This is particularly interesting where Wang Bi departs from the accepted nuances of meaning extant in Wilhelm, yet quite clearly is still coming from the same place. Whilst Cheng Yi and Zhu Xi had the advantage of having Wang Bi's commentary to hand, and obviously studied it, they were not afraid to iron out what they may have seen as the earlier master's youthful exuberance. For though his insights flowed directly from the ideas, in one's early twenties it is still possible to get carried away.

The thing that strikes me most profoundly about Wang Bi is that his words are so utterly consistent, there is not a shred of make-believe or self-deception in his outlook. That having been said, comparing his commentary with that of Cheng Yi/Zhu Xi, one gets a sense of the danger the two later and older men detected – staunchness has no give, it can become harsh. As it says in the Tao Te Ching: 'Soften the glare.' This appears to be what Cheng Yi and Zhu Xi did.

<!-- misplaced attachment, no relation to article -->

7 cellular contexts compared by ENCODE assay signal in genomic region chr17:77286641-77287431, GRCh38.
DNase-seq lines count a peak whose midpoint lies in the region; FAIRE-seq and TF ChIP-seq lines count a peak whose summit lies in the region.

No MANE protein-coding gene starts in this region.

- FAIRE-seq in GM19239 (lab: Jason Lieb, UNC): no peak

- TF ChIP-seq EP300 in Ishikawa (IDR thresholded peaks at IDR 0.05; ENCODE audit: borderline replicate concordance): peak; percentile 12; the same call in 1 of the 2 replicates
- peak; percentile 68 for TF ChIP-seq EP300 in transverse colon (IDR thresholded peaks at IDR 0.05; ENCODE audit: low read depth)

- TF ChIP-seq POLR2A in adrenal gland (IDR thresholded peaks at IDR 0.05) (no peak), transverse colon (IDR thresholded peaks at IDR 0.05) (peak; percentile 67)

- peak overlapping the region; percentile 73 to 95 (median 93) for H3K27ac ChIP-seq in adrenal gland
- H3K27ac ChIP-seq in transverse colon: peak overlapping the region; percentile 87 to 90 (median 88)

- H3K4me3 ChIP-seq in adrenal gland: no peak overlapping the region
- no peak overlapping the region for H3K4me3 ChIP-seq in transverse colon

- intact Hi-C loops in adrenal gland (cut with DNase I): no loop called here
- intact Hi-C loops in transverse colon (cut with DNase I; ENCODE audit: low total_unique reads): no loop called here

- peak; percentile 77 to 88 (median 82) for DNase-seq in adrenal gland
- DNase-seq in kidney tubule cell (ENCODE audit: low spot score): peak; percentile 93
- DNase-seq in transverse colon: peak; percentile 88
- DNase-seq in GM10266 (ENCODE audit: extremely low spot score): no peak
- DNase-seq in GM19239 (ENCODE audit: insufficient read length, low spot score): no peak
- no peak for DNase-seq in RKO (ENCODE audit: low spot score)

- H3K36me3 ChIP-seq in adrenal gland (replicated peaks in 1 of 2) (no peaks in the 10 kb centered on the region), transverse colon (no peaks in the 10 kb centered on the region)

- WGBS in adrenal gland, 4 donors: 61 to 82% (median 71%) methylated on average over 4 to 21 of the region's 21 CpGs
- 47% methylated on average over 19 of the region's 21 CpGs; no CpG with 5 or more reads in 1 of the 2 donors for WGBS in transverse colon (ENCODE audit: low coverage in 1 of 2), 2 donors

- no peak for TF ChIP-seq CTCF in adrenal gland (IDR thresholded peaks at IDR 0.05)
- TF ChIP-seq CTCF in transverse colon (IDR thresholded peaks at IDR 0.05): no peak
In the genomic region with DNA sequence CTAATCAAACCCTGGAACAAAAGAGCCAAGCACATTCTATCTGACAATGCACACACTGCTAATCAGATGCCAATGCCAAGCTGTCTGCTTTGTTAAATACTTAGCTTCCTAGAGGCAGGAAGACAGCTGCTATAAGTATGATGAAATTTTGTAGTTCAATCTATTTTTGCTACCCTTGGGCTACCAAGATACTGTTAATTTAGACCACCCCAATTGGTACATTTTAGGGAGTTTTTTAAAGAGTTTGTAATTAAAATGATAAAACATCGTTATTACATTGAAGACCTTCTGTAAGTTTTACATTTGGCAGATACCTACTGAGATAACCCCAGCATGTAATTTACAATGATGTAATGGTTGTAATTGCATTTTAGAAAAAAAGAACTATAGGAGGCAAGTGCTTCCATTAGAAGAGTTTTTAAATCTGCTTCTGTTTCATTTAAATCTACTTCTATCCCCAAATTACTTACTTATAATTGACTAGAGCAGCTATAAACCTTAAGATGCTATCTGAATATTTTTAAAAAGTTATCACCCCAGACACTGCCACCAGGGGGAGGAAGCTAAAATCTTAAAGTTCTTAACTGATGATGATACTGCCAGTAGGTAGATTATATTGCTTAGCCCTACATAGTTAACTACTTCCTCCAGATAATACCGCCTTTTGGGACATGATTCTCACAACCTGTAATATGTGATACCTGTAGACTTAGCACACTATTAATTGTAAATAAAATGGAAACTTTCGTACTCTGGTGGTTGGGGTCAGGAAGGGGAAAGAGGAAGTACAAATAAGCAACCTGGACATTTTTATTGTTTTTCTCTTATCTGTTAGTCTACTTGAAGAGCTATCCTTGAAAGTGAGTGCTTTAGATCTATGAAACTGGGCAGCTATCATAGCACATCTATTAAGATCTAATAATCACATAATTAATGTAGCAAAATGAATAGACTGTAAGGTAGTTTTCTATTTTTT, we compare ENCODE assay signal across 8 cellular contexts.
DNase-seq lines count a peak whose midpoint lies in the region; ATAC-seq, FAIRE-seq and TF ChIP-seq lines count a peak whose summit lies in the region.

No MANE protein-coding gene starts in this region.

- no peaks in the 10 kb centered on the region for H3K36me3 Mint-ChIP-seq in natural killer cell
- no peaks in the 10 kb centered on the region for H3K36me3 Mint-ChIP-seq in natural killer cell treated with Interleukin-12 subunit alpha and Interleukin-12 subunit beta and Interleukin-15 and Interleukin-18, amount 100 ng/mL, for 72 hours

Richard Lynn has made this interconnection between the earlier and later commentaries especially easy to study by extensive footnoting of divergences and agreements. Wang Bi's two most important successors, Kong Yingda and Han Kangbo, are cited, as are Cheng Yi and Zhu Xi, all from primary sources. Reading the latter two it is fascinating to observe just how faithfully the Wilhelm-Baynes translation transmits the subtle shading of what they had to say, particularly at those places where Wang Bi prefers a stronger colouration.

Lynn is an inspired translator, his care in documenting his source material goes way beyond the call of duty. All in all, the kind of book we have been waiting for after a decade of insipid I Ching pot boilers.

[Both reviews first published under the main title of 'Two contrasting recent translations of the I Ching' in 'The Oracle: Journal of the I Ching Society' Vol. 1, No. 1 (Spring 1995), pp 15–18.]